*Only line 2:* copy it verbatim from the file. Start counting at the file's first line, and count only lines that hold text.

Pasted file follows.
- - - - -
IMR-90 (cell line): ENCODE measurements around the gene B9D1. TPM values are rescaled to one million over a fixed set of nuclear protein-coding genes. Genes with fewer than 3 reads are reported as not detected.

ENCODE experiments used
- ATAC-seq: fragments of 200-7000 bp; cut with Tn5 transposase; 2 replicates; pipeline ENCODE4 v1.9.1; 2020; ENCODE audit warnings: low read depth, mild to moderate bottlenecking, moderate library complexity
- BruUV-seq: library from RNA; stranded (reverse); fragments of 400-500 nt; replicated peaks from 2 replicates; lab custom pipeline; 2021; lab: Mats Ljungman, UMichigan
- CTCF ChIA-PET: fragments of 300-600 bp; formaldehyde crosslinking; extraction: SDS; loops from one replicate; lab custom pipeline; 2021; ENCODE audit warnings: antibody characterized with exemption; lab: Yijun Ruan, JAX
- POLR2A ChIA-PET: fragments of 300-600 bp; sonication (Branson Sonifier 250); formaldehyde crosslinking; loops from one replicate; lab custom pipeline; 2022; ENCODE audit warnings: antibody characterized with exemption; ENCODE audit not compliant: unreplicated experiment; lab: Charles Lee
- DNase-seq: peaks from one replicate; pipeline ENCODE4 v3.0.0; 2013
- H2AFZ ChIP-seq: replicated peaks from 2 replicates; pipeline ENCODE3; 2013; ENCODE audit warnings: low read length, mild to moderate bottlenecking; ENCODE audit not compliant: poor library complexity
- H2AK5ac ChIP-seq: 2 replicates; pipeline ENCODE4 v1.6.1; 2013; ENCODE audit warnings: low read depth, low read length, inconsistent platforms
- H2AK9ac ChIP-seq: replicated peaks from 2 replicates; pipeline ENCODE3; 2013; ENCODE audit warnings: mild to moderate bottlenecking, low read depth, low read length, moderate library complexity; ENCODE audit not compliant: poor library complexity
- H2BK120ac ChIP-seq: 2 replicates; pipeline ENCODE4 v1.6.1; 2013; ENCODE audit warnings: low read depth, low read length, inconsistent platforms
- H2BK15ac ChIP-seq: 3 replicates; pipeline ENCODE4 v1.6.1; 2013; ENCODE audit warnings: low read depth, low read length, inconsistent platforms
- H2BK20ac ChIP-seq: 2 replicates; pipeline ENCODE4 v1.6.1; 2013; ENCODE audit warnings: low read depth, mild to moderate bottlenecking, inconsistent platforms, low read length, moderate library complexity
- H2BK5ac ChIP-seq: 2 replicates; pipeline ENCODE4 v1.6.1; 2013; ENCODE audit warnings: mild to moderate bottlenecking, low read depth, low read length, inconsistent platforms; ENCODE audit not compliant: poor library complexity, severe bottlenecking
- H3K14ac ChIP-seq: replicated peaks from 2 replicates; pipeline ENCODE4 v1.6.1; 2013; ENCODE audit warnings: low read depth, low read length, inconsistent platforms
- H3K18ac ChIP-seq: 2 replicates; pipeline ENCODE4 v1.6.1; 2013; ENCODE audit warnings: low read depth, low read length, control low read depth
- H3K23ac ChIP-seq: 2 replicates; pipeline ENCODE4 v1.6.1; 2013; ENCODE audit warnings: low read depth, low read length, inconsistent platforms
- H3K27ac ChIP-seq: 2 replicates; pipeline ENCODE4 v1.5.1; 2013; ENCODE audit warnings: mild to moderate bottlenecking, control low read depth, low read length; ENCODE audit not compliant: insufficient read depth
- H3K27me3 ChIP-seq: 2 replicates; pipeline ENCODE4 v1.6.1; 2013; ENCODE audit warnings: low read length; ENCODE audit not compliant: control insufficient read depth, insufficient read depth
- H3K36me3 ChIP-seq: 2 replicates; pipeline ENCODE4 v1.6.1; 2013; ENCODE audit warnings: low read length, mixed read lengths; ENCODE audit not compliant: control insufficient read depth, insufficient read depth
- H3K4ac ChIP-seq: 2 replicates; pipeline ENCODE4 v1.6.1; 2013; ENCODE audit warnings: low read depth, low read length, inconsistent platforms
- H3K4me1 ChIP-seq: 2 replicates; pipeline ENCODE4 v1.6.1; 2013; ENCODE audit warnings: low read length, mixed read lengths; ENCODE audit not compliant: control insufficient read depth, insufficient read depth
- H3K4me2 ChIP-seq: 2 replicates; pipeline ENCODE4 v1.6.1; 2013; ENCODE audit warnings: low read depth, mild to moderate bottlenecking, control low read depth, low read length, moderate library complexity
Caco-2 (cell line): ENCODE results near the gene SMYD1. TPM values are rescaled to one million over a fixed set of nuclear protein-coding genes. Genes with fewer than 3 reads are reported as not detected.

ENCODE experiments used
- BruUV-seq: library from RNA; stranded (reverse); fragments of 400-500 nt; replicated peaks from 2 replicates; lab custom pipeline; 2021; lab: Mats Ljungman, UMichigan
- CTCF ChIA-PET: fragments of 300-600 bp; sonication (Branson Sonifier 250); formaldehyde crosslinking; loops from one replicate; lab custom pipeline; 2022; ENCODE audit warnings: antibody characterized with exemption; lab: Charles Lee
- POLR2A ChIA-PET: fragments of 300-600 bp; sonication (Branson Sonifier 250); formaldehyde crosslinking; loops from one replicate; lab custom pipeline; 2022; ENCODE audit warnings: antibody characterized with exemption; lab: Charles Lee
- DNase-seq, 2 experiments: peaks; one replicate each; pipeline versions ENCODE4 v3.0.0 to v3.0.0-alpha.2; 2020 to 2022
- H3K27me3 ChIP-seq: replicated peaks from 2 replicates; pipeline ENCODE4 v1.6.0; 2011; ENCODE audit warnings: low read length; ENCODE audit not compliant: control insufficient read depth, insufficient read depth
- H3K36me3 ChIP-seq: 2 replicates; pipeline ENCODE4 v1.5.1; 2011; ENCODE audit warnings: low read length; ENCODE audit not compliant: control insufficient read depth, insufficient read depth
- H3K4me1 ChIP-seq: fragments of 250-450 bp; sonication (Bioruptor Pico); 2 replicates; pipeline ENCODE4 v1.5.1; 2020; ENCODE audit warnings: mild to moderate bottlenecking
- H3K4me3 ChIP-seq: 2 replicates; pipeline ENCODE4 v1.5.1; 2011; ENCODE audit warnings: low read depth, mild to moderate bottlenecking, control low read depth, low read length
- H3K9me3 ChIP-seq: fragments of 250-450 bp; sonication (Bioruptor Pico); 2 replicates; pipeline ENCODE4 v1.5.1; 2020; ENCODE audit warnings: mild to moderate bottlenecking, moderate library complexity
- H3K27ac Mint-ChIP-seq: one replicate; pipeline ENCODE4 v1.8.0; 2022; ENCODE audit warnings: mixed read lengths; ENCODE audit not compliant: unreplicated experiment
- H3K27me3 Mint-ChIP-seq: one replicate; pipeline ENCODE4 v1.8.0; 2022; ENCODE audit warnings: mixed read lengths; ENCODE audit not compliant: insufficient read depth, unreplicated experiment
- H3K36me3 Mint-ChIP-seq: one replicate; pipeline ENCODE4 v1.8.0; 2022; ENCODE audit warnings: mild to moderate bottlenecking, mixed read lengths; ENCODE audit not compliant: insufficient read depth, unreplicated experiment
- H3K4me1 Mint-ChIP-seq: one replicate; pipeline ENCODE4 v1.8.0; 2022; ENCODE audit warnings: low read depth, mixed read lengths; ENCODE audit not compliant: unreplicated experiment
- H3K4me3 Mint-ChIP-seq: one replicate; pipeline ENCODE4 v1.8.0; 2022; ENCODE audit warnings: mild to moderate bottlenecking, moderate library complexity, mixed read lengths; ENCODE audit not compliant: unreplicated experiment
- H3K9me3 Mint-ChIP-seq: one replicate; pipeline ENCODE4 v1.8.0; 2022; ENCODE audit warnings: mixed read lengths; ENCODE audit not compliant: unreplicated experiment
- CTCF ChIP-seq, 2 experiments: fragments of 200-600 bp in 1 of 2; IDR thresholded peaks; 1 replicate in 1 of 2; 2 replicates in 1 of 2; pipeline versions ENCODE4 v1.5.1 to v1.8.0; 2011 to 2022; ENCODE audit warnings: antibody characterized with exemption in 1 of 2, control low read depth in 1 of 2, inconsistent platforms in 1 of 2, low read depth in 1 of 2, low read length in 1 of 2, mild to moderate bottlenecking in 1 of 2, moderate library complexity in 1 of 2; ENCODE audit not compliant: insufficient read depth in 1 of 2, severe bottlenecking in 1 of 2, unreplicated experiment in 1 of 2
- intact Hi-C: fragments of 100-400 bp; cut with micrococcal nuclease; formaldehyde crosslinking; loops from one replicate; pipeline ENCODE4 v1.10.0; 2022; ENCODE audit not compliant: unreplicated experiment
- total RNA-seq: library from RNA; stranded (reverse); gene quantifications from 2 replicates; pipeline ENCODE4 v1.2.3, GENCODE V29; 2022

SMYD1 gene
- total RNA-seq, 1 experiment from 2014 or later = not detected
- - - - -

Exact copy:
ENCODE experiments used